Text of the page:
On affidavits of agents reciting the substance of the above and further details, including Markis' failure to purchase an occupational tax stamp, a United States Commissioner, on October 1, 1964, issued a warrant commanding a search of the apartment for and seizure of "certain records, papers, writings, slips, books, newspapers primarily reporting results and information of horse races and other sporting activity, markings, writing materials, racing forms, cash monies, machines and equipment" being used in violation of the gambling tax laws. On October 5, 1964, the agent who had made the principal affidavit swore before the same Commissioner to a complaint which alleged "That on or about October 8, 1964," John Doe, also known as Joe or Stash, engaged in the business of accepting wagers without payment of the occupational stamp tax; the complaint contained the substance of what had been set forth in the search warrant affidavits although in more abbreviated form and without the statement that a search of the records had revealed no purchase of a stamp by Markis. On the same day the Commissioner issued a warrant of arrest.

The search and arrest warrants were executed by Special Agent Ryan, accompanied by other officers, on October 8 about 1:15 P.M. After knocking and making proper announcement, Ryan heard movement inside but the door was not opened. An attempt to force entry with a sledge hammer failed, the door having been barricaded. Shortly thereafter the officers heard the barricade being removed, and the door was opened by Markis, wearing pajama bottoms and one wet slipper; he identified himself, stating his name and acknowledging he was known as "Stash" or "Joe." Ryan gave Markis both warrants to read. He found a quantity of paraphernalia useful for the conduct of a gambling business, the telephone, bearing number 336-0254, torn out of the wall and with the amplifier separated from the receiver, and, in the bathroom, the mate to the wet slipper. The telephone having been repaired, unknown voices called and sought to place bets with "Stash" or "Joe." Flushing of the toilet trap with the aid of a plumber yielded slips of paper which were identified as notations by gamblers to record bets. While still in the apartment, Ryan interviewed Markis, after explaining "that he had the rights under the Fifth Amendment against self-incrimination, and that he didn't have to answer any questions that I asked him." Ryan testified, without objection:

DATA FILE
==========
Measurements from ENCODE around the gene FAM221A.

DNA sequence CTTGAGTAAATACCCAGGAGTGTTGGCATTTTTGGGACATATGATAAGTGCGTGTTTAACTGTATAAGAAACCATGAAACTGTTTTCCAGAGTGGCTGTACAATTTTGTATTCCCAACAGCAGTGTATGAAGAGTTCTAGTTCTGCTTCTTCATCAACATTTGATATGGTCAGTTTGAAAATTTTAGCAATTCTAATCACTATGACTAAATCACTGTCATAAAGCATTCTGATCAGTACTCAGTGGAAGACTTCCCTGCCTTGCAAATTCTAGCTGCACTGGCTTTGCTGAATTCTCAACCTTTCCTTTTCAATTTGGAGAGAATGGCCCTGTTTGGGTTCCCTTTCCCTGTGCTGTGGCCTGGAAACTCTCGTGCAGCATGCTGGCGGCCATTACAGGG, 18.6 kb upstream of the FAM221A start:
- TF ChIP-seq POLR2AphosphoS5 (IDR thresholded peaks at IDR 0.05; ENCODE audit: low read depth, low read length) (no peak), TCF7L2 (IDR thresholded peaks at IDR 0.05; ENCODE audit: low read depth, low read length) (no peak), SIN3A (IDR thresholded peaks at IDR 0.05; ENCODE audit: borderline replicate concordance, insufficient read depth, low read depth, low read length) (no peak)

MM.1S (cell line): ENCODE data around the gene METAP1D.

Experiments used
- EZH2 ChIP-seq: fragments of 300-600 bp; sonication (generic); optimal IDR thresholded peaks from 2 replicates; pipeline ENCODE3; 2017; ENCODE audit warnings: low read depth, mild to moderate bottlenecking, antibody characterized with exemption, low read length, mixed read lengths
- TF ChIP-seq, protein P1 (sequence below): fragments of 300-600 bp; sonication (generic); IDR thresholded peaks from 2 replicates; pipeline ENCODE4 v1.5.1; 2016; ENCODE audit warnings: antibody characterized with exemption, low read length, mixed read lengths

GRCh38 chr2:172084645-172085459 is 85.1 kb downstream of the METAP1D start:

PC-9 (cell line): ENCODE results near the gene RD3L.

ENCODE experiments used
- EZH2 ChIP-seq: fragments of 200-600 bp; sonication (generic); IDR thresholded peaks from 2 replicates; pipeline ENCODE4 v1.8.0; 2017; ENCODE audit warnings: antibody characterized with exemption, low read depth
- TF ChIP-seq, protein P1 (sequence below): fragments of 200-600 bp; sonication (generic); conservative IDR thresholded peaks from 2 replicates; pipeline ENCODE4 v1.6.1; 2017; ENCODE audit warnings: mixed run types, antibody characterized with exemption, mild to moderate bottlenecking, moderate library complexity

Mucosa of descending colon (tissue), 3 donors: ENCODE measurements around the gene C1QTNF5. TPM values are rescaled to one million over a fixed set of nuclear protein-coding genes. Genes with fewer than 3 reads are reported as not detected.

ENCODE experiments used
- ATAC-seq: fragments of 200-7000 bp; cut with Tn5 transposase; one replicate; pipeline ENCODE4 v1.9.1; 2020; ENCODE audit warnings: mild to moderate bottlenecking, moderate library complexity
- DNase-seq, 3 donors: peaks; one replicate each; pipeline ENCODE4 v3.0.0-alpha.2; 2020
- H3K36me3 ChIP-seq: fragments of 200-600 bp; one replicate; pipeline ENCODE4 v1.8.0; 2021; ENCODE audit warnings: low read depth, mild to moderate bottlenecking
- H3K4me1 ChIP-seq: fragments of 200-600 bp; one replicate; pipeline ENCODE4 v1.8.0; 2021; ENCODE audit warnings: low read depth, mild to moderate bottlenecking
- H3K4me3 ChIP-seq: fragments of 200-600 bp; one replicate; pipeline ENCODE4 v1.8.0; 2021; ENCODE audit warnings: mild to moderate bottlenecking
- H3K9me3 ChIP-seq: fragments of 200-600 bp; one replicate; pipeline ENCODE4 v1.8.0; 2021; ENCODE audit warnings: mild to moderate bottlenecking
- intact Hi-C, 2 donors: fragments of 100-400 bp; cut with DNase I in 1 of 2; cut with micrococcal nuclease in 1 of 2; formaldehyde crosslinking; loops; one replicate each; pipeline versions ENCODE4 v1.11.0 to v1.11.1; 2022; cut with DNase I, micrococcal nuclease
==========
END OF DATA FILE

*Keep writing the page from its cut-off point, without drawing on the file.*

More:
"I asked him why he hadn\'t purchased a wagering stamp, and he said he didn\'t need one because he doesn\'t take bets, that he only gambles for a living.
* * * * * *
"And I asked him if he was accepting wagers, would he have registered and purchased a Federal wagering stamp, and he said he would have."